MySQL aggregate functions

As we’ve already learned, the MySQL aggregate functions enable you to perform a calculation on a set of values and return a single value. In this article we will describe some common aggregate functions.We will use our old table testtb for the examples in this chapter:

mysql> SELECT * FROM testtb;
 +-------+-------------+------+
 | name | surname | year |
 +-------+-------------+------+
 | Amy | Bryant | 1991 |
 | Mark | Smith | 1955 |
 | John | von Neumann | 1921 |
 | Aaron | Rogers | 1995 |
 | Brian | Cormier | 1988 |
 +-------+-------------+------+
 5 rows in set (0.00 sec)

AVG function

You can use the MySQL AVG function to calculate the average value of a set of values or an expression. For example, to calculate the average birth year of all users in the testtb table, we would use the following command:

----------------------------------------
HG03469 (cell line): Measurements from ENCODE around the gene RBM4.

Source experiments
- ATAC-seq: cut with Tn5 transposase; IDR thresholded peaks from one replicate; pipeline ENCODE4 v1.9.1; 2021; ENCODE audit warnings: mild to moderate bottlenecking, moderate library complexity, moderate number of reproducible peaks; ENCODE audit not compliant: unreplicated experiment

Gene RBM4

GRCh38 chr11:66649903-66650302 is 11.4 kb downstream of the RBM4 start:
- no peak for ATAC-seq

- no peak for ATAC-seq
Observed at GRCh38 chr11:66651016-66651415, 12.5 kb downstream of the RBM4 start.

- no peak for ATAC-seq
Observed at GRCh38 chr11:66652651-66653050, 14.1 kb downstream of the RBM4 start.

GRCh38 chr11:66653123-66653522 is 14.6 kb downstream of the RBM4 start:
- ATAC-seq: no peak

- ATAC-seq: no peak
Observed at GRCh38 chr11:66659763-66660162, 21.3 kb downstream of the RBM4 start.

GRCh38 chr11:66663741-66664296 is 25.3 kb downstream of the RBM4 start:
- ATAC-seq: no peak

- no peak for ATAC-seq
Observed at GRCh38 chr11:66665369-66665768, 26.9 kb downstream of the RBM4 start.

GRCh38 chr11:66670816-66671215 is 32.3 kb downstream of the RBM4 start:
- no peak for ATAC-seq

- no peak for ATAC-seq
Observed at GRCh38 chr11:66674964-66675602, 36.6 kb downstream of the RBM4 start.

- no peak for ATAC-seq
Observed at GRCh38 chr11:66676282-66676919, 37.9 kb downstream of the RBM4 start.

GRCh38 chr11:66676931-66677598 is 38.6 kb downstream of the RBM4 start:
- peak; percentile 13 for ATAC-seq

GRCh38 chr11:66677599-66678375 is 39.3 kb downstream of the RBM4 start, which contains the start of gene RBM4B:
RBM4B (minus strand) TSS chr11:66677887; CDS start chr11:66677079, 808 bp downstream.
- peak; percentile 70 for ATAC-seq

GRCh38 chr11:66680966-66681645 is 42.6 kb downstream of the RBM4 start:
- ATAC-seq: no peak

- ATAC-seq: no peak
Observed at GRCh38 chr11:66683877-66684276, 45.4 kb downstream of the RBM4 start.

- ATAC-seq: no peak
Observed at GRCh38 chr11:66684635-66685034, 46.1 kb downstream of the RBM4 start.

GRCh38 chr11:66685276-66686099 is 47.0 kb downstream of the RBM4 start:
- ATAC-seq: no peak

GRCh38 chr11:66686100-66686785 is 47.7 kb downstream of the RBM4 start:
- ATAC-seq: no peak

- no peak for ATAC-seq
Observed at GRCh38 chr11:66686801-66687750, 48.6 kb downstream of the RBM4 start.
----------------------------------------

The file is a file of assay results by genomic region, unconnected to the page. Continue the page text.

mysql> SELECT AVG(year) FROM testtb;
 +-----------+
 | AVG(year) |
 +-----------+
 | 1970.0000 |
 +-----------+
 1 row in set (0.00 sec)

MIN function

You can use the MIN function to find the minimum value in a set of values. For example, to find the oldest person in our testtb table, we would use the following command:

mysql> SELECT MIN(year) FROM testtb;
 +-----------+
 | MIN(year) |
 +-----------+
 | 1921 |
 +-----------+
 1 row in set (0.00 sec)

MAX function

You can use the MAX function to get the maximum value in a set of values. For example, to find the youngest person in our testtb table, we would use the following command:

mysql> SELECT MAX(year) FROM testtb;
 +-----------+
 | MAX(year) |
 +-----------+
 | 1995 |
 +-----------+
 1 row in set (0.00 sec)
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